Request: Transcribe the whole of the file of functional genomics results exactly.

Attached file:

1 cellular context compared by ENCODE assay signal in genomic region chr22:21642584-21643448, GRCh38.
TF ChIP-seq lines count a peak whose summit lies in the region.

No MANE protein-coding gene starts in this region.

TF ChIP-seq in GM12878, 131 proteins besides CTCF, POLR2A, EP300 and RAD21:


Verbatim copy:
1 cellular context compared by ENCODE assay signal in genomic region chr22:21642584-21643448, GRCh38.
TF ChIP-seq lines count a peak whose summit lies in the region.

No MANE protein-coding gene starts in this region.

TF ChIP-seq in GM12878, 131 proteins besides CTCF, POLR2A, EP300 and RAD21: